As shown in FIG. 1, rotation of the mandrel cluster 12 brings each of the cans 94 sequentially into contact with one of the plates 78 and 79 on each of the upper and lower plate wheels 64 and 68, respectively. As discussed further below, the rotational speed ωc of the can 94 relative to its axis, as set by the mandrel motor 40, the rotational speed ωmc of the mandrel cluster 12, as set by its motor 54, and the rotational speed ωpw of the plate wheels 64 and 66, as set by their motors 82 and 84, are each closely synchronized so that the surface speed of the can 94 matches that of the plates 78 and 79, thereby causing the cans 94 to roll over the plates 78 and 79 without smearing. Accordingly, the speed of the mandrel cluster motor 54, the plate wheel motors 82 and 84, and each of the mandrel motors 40 are controlled so that rpw ωpw =rc ωc +rmc ωmc, where rpw, rc and rmc are the radii of the plate wheels 64 and 66, the cans 94 and the mandrel cluster 12, respectively, as shown in FIG. 1. As discussed below, according to the current invention, this synchronization is accomplished by an electronic controller.

In order to reduce the complexity of the calculations required to control the speed and registration of the various components, the diameter of the mandrel cluster 12 and the plate wheels 64 and 68 should be multiples of the diameter of the can 94. In the preferred embodiment, the diameter of the mandrel cluster is eight times the diameter of the cans 94, so that rmc =8 rc. In addition, the diameters of the plate wheels 64 and 68 and the diameter of the mandrel cluster 12 are equal -- that is, rpw =rmc. Thus, since there are six mandrels and two printing plates per plate wheel, ωpw =3 ωmc.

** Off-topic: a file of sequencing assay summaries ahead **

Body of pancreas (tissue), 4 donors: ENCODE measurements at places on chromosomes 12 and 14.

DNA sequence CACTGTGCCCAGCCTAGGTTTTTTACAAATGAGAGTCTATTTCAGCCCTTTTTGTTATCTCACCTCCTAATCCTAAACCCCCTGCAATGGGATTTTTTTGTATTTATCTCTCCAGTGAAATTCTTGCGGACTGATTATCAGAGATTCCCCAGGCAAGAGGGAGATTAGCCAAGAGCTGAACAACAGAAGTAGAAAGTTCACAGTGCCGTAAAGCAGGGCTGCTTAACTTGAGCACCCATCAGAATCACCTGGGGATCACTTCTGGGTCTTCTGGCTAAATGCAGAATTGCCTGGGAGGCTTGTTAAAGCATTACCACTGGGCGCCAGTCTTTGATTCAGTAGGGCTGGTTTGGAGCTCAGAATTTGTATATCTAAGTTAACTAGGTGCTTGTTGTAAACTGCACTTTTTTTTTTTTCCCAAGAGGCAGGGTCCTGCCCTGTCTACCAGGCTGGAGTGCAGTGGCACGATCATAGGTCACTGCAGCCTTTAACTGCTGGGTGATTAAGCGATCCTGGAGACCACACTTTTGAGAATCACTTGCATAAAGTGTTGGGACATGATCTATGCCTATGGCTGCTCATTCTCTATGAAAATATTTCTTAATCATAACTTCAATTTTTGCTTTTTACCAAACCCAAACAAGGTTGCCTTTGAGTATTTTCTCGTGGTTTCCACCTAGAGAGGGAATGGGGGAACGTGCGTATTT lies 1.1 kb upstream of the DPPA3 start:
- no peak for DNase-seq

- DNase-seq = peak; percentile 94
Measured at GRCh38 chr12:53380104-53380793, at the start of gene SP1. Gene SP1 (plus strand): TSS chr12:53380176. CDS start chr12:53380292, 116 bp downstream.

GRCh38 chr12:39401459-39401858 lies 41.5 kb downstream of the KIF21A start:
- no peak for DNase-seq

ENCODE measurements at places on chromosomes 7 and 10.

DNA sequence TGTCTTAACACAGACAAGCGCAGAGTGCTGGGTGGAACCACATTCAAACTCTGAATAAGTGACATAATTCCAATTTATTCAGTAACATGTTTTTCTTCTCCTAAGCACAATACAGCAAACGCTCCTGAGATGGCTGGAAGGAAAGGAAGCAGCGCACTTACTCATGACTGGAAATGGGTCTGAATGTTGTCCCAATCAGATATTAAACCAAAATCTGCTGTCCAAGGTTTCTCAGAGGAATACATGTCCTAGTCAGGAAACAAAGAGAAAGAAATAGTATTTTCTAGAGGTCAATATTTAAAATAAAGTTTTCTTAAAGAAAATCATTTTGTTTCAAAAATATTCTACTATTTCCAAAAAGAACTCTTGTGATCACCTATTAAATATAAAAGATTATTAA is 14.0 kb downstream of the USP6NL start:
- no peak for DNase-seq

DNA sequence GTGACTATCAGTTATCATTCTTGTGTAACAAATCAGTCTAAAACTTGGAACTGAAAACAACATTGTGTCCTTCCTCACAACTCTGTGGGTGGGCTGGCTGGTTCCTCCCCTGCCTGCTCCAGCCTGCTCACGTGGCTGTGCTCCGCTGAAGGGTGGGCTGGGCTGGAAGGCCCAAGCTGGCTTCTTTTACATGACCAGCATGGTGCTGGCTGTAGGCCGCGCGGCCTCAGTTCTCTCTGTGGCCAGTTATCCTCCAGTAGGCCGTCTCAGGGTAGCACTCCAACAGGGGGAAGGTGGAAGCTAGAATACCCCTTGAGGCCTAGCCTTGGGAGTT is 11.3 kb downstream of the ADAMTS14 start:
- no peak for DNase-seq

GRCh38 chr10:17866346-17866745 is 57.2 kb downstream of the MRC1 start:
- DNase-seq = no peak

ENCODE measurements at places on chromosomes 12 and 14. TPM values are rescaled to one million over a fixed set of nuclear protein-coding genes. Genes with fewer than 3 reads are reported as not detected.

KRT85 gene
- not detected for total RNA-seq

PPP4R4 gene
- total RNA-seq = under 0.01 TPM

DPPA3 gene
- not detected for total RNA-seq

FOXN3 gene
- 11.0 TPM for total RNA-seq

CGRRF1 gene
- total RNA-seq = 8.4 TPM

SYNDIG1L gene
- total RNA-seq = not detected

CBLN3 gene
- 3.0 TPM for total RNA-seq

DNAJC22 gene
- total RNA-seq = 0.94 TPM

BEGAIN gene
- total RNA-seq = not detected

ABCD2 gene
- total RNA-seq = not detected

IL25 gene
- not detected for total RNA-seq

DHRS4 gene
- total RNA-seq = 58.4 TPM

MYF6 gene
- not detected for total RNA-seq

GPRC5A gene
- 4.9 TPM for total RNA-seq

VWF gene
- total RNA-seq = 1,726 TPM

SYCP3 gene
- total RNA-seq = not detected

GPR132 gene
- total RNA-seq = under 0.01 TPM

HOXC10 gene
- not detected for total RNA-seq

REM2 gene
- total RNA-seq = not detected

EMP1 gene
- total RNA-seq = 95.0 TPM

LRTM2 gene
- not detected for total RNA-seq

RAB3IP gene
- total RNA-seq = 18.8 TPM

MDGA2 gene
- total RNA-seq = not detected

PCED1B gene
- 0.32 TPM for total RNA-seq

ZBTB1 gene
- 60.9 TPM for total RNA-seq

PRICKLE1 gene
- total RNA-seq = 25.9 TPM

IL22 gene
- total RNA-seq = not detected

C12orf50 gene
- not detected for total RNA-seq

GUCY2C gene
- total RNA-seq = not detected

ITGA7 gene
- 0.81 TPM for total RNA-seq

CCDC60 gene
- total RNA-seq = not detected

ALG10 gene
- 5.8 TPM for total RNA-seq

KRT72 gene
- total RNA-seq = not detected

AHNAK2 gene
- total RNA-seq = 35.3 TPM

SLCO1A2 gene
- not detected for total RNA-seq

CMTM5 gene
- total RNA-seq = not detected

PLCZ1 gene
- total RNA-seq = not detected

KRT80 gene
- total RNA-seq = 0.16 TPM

In addition to the speed synchronization discussed above that is necessary to prevent smearing, the rotation of the plate wheels 64 and 66 must also be indexed to the mandrel cluster 12 so that when a can 94 is transported into position adjacent a plate wheel, one of the printing plates on the wheel is in position to initially contact the can at a predetermined location on the printing plate. In addition, for a given distance between the plate wheels 64 and 66, the proper relationship between the rotational speed of the mandrel cluster and the rotation speed of the cans must be maintained so that the can undergoes the proper number of revolutions in the time it takes for the can to travel from a printing plate 78 on the upper plate wheel 64 to a printing plate 79 on the lower plate wheel 66. This ensures that the image printed by a printing plate 79 on the lower plate wheel 66 is in registration with the image printed by a printing plate 78 on the upper plate wheel 64.